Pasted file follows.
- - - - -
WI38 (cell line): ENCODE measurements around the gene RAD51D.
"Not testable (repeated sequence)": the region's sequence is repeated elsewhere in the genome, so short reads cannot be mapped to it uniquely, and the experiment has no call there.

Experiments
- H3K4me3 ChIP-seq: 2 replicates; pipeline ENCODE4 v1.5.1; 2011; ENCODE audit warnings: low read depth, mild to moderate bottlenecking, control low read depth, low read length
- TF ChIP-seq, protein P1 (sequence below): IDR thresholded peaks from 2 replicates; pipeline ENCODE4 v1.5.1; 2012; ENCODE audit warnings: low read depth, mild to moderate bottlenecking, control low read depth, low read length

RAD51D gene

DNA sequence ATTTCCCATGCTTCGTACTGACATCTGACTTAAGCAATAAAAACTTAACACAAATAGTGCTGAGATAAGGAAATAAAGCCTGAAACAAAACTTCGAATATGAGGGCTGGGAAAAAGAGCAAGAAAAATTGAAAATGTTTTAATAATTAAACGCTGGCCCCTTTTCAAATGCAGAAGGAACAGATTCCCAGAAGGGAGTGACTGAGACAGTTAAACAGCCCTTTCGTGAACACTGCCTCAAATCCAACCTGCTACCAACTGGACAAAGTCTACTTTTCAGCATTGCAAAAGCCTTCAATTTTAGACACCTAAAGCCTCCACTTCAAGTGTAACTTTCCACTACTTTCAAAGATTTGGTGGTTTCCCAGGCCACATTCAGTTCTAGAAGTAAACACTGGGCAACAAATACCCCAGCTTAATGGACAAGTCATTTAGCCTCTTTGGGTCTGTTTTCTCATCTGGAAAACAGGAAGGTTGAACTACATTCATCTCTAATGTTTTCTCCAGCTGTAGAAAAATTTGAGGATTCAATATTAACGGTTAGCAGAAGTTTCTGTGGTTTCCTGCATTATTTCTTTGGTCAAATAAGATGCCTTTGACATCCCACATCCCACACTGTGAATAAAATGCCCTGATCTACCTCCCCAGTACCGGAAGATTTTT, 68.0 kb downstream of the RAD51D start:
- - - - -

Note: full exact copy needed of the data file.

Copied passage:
WI38 (cell line): ENCODE measurements around the gene RAD51D.
"Not testable (repeated sequence)": the region's sequence is repeated elsewhere in the genome, so short reads cannot be mapped to it uniquely, and the experiment has no call there.

Experiments
- H3K4me3 ChIP-seq: 2 replicates; pipeline ENCODE4 v1.5.1; 2011; ENCODE audit warnings: low read depth, mild to moderate bottlenecking, control low read depth, low read length
- TF ChIP-seq, protein P1 (sequence below): IDR thresholded peaks from 2 replicates; pipeline ENCODE4 v1.5.1; 2012; ENCODE audit warnings: low read depth, mild to moderate bottlenecking, control low read depth, low read length

RAD51D gene

DNA sequence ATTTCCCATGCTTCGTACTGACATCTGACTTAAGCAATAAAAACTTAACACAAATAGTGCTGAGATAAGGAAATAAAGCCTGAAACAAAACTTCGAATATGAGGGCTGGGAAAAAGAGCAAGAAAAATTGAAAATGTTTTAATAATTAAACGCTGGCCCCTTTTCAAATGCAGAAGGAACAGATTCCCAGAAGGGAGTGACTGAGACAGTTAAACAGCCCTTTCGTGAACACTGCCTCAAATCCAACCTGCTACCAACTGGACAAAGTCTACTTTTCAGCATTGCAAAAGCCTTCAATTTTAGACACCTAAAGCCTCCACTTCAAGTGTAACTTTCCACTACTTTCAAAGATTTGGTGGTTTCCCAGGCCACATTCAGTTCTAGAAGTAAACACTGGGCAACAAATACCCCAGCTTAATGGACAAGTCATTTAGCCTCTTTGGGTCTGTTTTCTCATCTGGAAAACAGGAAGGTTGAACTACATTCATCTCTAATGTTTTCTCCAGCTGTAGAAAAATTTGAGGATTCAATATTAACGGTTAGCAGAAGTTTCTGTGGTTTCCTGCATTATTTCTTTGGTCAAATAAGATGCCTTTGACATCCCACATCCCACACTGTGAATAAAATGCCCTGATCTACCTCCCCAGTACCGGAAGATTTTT, 68.0 kb downstream of the RAD51D start: